# Chemistry - Boys function for Gaussian integrals in ab-initio calculations

## Solution 1:

I am not aware of any existing Fortran code for direct numerical quadrature of this problem, but it is worth pointing out that Mathematica can perform this integral symbolically:

```
Integrate[t^(2 n) Exp[-x t^2], {t, 0, 1}]
(* 1/2 x^(-(1/2) - n) (Gamma[1/2 + n] - Gamma[1/2 + n, x]) *)
```

where the $\Gamma$ function can be computed by exponentiating easy-to-find $\ln \Gamma$ functions, often called `lngamma()`

. (One of them is the *Euler* function $\Gamma(z)$ and the other *incomplete* $\Gamma(a,z)$ function).

As a check:

```
With[
{x = 1, n = 2},
1/2 x^(-(1/2) - n) (Gamma[1/2 + n] - Gamma[1/2 + n, x])
] // N
(* 0.100269 *)
```

and numerical quadrature yields:

```
With[
{x = 1, n = 2},
NIntegrate[t^(2 n) Exp[-x t^2], {t, 0, 1}]
]
(* 0.100269 *)
```

One has to be a little bit careful, as the $\Gamma$ function is closely related to the factorial, and it can explode as the arguments get too large. I would experiment and see whether you can get by with this analytic solution, which essentially takes you from numerical quadrature into evaluation of special functions.

The $\Gamma$ function approach is faster by over two orders of magnitude than the quadrature approach. This is critical when evaluating molecular integrals. I have seen implementations where the Boys function is actually *interpolated* rather than evaluated, and there is discussion about the error in interpolation being almost insignificant if suitable interpolation basis functions are used.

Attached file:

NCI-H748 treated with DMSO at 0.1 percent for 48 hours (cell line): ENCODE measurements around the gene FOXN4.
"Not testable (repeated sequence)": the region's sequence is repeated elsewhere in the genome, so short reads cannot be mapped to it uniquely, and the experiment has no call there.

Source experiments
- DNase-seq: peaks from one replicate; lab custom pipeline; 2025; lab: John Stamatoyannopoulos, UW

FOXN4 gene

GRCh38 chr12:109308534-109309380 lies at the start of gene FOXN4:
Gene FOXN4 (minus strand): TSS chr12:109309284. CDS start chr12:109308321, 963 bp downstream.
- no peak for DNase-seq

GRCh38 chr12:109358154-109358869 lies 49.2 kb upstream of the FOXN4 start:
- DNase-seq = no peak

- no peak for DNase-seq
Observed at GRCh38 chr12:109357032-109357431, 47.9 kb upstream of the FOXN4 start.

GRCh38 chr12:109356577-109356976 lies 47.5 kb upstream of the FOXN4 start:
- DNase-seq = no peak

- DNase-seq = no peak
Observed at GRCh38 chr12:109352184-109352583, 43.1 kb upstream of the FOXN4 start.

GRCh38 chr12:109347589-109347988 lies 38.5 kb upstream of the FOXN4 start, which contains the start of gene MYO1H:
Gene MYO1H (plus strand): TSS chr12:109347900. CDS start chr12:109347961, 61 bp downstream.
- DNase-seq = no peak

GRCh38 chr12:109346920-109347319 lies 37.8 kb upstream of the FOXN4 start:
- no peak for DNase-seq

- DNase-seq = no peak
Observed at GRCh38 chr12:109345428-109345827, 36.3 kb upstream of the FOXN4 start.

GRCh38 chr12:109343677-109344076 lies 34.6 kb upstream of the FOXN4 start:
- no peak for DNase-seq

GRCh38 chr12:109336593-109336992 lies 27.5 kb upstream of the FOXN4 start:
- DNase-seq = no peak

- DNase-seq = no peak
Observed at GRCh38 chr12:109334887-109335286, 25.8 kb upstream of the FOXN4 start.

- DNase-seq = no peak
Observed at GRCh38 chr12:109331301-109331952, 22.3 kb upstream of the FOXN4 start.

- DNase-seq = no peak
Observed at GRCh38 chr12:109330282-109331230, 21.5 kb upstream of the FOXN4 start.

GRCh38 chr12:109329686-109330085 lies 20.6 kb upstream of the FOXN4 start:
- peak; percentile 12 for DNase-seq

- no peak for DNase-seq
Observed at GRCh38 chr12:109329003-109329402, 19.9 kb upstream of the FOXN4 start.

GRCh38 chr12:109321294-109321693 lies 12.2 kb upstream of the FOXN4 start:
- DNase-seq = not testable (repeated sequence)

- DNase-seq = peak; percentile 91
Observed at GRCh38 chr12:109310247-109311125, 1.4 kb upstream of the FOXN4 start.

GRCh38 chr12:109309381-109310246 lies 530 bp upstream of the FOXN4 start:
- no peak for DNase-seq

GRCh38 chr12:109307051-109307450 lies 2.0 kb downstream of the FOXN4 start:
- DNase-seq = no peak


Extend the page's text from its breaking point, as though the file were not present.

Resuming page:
## Solution 2:

The Boys function is $F_n(x)$ a special case of the Kummer confluent hypergeometric function $M(a,b,x) = {_1}F_1(a,b,x)$, which can be found in many special function libraries, such as `scipy.special`

. According to equation (9) of this paper, the relationship is

$F_n(x) = \frac{{_1}F_1(n+\frac{1}{2},n+\frac{3}{2},-x)}{2n +1}$

If you use `scipy`

you can get ${_1}F_1$ here.

Otherwise, you can grab a `FORTRAN`

implementation here. I believe the routine you want is `CHGM`

. There are probably other implementations.

## Solution 3:

I know this is an old question, but I would like to give a small comparison regarding efficiency when evaluating the Boys function $F_n(x)$. Below are some implementations (in Julia) with simple benchmarks.

In the end, I also give some useful approximations to the Boys function, both for small and large values of $x$.

For benchmarking, I'll use `BenchmarkTools`

to measure the average time it takes for a particular implementation to calculate $F_1(x)$ $\forall x \in \hat{x}$, where $\tilde{x}$ is the 10000-vector below:

```
using BenchmarkTools
n = 1
x̃ = range(1e-15, 15, length=10000)
```

Implementations are in order, from fastest to slowest. (Of course, benchmarks should be compared with each other; different computers will produce different results.)

## Evaluations

### Using the incomplete gamma function

As mentioned by Eric above, $F_n(x)$ can be written in terms of the incomplete gamma function as